The optical parts of a Beaulieu R 16 finder stand openly in the mechanism. It is most probable that a ground glass becomes oily and dirty. Then one has a difficulty with focusing. We are talking about amateur consumables, not professional products.
It is a major disassembly job to clean those parts: loosen the right screws that hold the viewfinder tube, withdraw the tube, undo the tiny set screws that hold the distance rings, remove all rings and lenses. The mechanism must be taken out of the housing. The turret front is to be detached for that. It’s ridiculous.
With a Pathé WEBO M you cannot clean the back side of the pellicle without total disassembly of the camera and to clean the front side is very dangerous.
Among the amateur cameras with a reflex finder the Paillard-Bolex H-16 models stand out. Ground glass and prism can be kept clean without complications. The price one pays for this is the optical implication of the prism block. Please read about that under the forum’s Bolex section.
The professional cameras for 16mm film have come down in price so far that any investment in amateur gear is useless. Reparation also gets more and more expensive, especially on Pathé WEBO M, Eumig C 16, Beaulieu R 16, Paillard-Bolex H 16, Meopta Admira 16 C, and others. The only ciné camera I’d like to get in my hands is a Facine. If somebody has such an oldtimer, willing to give it to me for a loving overhaul or to sell it, please contact me.
My Beaulieu R16 is like this. The viewfinder is oily/dirty on the right half, so that focusing is still possible on the left side of the viewfinder, and then I use the whole viewfinder for framing. It's inconvenient, and I'd love to get it cleaned, but it doesn't seem like it's worth disassembling the whole thing.
Ooh, that doesn’t sound so nice. The spring pulls about 480 frames, so 20 seconds at sound speed is correct, but a drop of speed should be attacked. If the bores for the governor shaft or at some other point are worn out, nothing can be done cheaply. Fresh bushings would remedy the affair but that would mean $$$£££€€€. Like with most of the amateur cameras lubrication is neglected, yet, owners expect like-new performance.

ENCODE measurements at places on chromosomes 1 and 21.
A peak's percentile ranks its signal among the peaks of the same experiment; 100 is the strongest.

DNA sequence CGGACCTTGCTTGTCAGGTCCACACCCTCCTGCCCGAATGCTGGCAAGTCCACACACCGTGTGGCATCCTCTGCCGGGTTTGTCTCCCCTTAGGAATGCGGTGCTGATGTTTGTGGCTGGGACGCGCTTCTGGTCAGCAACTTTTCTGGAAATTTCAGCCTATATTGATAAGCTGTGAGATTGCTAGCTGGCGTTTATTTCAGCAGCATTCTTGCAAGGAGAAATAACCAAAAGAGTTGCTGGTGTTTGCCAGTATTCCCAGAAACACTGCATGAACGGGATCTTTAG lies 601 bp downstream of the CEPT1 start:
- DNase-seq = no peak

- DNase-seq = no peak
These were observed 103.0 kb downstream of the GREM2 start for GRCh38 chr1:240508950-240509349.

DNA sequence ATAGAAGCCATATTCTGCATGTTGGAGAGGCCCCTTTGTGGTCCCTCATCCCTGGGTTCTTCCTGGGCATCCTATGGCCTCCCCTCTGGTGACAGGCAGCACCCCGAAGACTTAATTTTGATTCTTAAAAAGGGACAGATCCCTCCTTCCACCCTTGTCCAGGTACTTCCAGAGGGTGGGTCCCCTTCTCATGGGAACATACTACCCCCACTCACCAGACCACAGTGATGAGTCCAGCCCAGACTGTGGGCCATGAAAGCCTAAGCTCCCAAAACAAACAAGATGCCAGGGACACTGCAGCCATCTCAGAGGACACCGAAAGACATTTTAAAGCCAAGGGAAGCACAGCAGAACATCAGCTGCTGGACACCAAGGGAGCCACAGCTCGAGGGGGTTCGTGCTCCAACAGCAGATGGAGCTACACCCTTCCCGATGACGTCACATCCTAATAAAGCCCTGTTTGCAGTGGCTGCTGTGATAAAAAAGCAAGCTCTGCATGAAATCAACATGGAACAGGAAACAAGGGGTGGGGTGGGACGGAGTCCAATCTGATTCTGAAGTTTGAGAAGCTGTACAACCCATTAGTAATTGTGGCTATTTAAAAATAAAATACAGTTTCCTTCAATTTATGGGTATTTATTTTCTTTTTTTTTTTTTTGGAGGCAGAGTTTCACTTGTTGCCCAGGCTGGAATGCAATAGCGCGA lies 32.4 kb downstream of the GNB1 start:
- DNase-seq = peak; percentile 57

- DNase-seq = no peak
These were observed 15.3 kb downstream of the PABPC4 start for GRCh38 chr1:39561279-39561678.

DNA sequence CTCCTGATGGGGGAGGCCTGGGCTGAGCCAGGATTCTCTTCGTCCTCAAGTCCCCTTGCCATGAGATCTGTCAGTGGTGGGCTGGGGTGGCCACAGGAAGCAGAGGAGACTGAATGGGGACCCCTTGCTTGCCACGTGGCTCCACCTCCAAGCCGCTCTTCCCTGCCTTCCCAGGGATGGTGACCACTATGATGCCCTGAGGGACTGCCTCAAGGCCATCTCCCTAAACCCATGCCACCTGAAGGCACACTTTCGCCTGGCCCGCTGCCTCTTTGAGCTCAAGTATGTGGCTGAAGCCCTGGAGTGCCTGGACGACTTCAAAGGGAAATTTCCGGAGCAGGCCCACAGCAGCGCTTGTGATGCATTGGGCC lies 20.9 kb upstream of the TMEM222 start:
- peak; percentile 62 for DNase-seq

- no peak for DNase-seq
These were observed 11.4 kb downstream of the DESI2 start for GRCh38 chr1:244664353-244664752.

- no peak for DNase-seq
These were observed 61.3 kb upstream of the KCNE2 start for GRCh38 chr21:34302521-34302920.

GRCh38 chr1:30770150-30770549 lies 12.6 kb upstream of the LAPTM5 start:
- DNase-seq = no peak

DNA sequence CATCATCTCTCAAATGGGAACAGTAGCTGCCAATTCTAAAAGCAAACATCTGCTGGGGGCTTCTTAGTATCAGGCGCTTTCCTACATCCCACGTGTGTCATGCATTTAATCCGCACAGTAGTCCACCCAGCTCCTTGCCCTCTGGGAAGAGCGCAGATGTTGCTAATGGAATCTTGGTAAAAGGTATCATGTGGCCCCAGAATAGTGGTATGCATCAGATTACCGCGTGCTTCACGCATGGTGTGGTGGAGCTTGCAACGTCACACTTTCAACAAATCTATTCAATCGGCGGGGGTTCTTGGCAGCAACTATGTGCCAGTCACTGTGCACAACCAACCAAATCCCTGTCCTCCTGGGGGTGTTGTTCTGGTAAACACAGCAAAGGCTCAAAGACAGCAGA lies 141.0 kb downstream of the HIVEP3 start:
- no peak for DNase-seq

I’m not saying that you do, only the majority of humanity does. Things are used and regarded worthless when they don’t function properly any more. Care and maintenance must be learnt.
Loading is quite simple when one knows the trick. Have the mechanism run, not too fast, and push the film down onto the feed sprocket. It will be taken up instantly. Stop mechanism. Swing gate open, insert film, set upper loop so that it bisects the circular button, close gate, set lower loop by pushing film onto second sprocket and run mechanism. You can pull the sprocket guide triangle up and out.
I would go with the spring wound one, yes it can be annoying but the wind up cameras can last longer than the electronics and like it was mentioned before, you can attach a motor to wind up R 16, finding a motor might be hard but if you save up some $ ask a tech to make you one, i don't know who but I am sure someone out there can for the right $$$ but that is not really needed and you can make a doc without sync sound,its been done and will continue to be done with wind up 16mm cameras.
I say go for the wind up, also you can get K3 or H16 as a another wind up.
THE H16 uses c mount so you can use the same lenses and the K3 has a nice sharp zoom lens that it comes with and a M42 or bayonet mount which opens the door for more lens choiceS ( m42 still glass or bayonet mount Russian 16mm glass which is totally underrated and AWESOME )
Edited by Rudy Velez Jr, 11 October 2015 - 08:41 PM.